ICICT 2021 - Implementation-Free Forensic Watermarking

We are glad to announce that our paper “Implementation-Free Forensic Watermarking for Adaptive Streaming using AB Watermarking” was accepted for presentation at the International Congress on Information and Communication Technology, in London, United Kingdom (held digitally due to the ongoing pandemic). The proceedings will be available soon here.

Hannes Mareen presented his research on February 25, 2021. The presentation (12 minutes) was recorded and can be watched below (starting at timestamp 2:40), or by clicking here.

Existing forensic watermarking methods objectively degrade the video quality or negatively affect the video bit rate. My previous work proposed a watermarking method that preserves the video encoder’s rate-distortion performance, but that required complex modifications to existing video encoders.

As a solution, this paper proposes an implementation-free watermarking method that does not require changes to existing video encoders. Instead, only the input of existing video encoders is changed to embed a watermark. More specifically, the target bit rate is slightly changed to embed a watermark. For example, watermarked video #1 is created by compressing the video at 100 kB/s, and watermarked video #2 by compressing the video at 99 kB/s. These compressed videos contain different (invisible) compression artifacts, which are used a watermark representation. In this way, the watermark is embedded automatically be doing a slightly different compression. The compression of both watermarked videos is equally efficient and the video encoder’s rate-distortion performance is preserved.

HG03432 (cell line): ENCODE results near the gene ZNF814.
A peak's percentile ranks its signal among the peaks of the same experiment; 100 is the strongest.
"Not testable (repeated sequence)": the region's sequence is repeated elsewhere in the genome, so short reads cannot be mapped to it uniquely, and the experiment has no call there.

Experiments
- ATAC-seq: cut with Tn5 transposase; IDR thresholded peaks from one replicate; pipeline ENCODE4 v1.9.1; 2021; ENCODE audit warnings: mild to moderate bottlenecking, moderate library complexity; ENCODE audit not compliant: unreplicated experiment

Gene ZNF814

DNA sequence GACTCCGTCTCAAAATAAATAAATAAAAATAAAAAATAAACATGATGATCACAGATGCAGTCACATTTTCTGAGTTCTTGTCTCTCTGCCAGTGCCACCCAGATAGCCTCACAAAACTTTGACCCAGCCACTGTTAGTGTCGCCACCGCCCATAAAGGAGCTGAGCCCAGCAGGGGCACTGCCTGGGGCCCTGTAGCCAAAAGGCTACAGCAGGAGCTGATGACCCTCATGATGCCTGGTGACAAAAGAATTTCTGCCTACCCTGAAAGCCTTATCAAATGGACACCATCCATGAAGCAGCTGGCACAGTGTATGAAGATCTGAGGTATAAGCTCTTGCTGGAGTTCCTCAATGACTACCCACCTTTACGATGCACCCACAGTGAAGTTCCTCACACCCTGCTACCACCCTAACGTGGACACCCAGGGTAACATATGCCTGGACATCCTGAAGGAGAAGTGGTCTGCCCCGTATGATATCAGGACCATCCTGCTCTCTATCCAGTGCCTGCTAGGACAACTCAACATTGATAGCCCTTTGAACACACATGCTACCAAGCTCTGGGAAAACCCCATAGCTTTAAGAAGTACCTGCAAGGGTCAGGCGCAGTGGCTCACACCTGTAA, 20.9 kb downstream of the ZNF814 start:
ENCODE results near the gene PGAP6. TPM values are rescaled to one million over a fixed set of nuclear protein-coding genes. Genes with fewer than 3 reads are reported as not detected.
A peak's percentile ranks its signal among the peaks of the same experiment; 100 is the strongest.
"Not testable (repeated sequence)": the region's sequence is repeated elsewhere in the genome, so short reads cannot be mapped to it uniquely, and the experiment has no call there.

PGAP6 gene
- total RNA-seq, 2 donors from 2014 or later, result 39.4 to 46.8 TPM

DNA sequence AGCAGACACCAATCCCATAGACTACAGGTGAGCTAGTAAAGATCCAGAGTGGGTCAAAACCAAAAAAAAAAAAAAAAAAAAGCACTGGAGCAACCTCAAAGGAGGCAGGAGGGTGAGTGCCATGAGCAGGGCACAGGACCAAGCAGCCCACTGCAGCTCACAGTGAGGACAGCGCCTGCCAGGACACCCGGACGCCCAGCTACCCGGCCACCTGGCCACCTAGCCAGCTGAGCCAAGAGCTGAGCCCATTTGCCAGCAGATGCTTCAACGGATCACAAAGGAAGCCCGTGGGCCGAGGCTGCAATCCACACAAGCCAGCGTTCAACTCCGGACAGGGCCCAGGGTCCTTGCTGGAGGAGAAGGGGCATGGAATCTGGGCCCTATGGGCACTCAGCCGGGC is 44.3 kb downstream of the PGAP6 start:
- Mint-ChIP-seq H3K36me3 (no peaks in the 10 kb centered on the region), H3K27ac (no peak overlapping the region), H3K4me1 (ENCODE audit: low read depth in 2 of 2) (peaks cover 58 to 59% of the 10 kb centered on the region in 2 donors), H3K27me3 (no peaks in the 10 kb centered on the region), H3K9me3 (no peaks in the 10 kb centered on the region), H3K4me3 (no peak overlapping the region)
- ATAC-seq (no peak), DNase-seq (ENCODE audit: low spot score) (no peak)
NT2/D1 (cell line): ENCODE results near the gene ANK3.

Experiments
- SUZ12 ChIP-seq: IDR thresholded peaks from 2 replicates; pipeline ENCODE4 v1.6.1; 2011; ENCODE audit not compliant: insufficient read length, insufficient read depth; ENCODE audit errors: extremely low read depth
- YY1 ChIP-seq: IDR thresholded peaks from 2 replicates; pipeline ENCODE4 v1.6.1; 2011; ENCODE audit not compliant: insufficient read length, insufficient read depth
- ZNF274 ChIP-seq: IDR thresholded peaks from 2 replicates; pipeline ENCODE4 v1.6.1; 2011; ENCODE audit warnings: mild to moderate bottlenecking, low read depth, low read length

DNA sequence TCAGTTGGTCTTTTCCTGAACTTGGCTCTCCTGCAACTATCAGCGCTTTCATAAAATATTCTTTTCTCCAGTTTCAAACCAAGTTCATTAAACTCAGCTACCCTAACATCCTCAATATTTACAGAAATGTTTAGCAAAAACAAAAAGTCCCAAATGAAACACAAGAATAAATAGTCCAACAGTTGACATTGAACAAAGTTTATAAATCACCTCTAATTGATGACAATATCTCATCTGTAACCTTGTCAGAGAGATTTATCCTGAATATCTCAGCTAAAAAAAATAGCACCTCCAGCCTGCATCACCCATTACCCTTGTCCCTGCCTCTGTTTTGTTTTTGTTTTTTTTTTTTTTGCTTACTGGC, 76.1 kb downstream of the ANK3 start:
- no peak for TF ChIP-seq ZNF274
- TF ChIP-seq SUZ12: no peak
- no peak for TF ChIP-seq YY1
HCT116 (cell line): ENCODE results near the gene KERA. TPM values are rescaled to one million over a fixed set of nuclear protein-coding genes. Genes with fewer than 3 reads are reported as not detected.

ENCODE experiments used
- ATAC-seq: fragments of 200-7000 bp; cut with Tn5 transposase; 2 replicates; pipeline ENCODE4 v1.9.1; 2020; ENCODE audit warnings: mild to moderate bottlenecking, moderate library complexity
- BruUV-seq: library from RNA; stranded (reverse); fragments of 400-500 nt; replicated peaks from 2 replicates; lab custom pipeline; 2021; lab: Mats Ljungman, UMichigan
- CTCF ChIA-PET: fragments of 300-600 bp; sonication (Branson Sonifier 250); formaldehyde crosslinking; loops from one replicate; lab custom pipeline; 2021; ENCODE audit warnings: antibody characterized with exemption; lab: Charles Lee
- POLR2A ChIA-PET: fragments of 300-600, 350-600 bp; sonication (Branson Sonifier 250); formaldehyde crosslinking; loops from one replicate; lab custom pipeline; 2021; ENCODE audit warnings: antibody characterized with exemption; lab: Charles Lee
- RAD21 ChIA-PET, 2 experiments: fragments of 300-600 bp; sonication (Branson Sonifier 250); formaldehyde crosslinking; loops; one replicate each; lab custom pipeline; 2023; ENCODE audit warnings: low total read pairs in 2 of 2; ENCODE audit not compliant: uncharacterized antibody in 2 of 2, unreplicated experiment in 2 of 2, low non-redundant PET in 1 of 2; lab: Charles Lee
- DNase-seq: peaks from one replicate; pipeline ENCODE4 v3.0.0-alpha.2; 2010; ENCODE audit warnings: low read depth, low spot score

watermark The watermark is embedded by slightly changing the target bit rate, which results in different (invisible) compression artifacts that represent the watermark.

Unfortunately, many existing codecs (such as x264 and x265) only allow a target bit rate change of minimum 1 kB/s. This means that is hard to create many watermarked versions of a video without significantly changing the target bit rate. Additionally, the proposed approach requires a separate compression step per watermarked video. This is not scalable.

To solve the scalability issues, the proposed method is to be used with the scalable A/B watermarking concept. In A/B watermarking, only two watermarked versions (i.e., version A and version B) are created of every short video segment. Then, by switching between video segments of A with video segments of B in a unique pattern, we can create many watermarked videos.

This approach goes well together with adaptive streaming architectures. In adaptive streaming, multiple versions are prepared for each short video segments (e.g., at different resolutions or bit rates). By creating an A and B version of video segments at every resolution/bit rate, these concepts are succesfully combined.

In conclusion, the proposed method allows video distributors to apply forensic watermarking without changing the implementation of their video encoders, and without affecting their efficiency. By combining A/B watermarking in adaptive streaming, the overhead of this security measure is relatively low.